The chancellor has unveiled a raft of new housing policies which will support over 200,000 new family homes and will offer £500m of finance to small house building firms to “get Britain building”.
In today’s (19 March) Budget, Mr Osborne said that while house building is up 23 per cent, it is “not enough” and the government is making further reforms to its planning system.
He said: “It’s why we’re signing city deals across the country to get more built – with a new funding deal this week for Cambridge.
“And it’s why we’re giving people a new Right to Build their own homes and providing £150m of finance today to support that.
“It’s why we’re funding regeneration of some of the urban housing estates that are in the worst condition, and we’re extending the current Support for Mortgage Interest Scheme to 2016.
“And it’s why we’ve got Help to Buy.”
Mr Osborne also confirmed the government is extending the Help to Buy equity loan scheme “for the rest of the decade, so we get 120,000 new homes built”, following Monday’s (17 March) announcement.
He said: “In the south east where the pressure is greatest we’re going to build new homes in Barking Riverside, regenerate Brent Cross, and build the first new Garden City in almost a hundred years at Ebbsfleet.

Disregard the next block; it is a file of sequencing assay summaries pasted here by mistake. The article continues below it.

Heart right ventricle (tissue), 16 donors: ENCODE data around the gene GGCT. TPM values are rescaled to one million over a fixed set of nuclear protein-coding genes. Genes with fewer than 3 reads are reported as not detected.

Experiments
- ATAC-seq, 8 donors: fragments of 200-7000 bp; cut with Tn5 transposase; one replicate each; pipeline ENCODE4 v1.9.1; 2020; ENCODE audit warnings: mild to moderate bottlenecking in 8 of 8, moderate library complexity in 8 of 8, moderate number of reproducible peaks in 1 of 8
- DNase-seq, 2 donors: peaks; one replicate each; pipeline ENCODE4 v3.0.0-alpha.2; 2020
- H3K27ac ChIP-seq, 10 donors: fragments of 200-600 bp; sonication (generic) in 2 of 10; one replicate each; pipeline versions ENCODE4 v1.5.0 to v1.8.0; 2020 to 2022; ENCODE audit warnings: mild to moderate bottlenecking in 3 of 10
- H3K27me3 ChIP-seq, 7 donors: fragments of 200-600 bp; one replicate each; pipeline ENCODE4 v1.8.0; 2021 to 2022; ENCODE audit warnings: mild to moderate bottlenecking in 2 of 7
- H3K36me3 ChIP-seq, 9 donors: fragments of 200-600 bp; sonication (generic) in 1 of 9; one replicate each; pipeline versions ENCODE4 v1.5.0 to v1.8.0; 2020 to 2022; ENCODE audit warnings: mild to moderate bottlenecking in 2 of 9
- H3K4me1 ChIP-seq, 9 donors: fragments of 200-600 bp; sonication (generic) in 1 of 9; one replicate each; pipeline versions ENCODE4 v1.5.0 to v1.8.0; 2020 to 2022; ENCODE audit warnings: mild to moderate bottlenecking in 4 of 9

“We’re going to build 15,000 homes there, put in the infrastructure, set up the development corporation and make it happen.
“And we will be publishing a prospectus on the future of Garden Cities. Taken all together, the housing policies I announce today will support over 200,000 new homes for families.”
Mr Osborne added that although the Office for Budget Responsibility’s forecast that house prices will remain below their real terms peak until at least 2018, the committee will be “particularly vigilant” against the emergence of potential risks in the housing market, following fears of a housing market bubble.
Furthermore, Mr Osborne announced that residential property worth over £500,000 that is bought via a corporation will be required to pay 15 per cent stamp duty.
The aim of this is to prevent people stop paying stamp duty by owning homes through a company. This does not apply to homes that are rented out, he added.
Mr Osborne said: “Many of these are empty properties held in corporate envelopes to avoid stamp duty. This abuse will end.”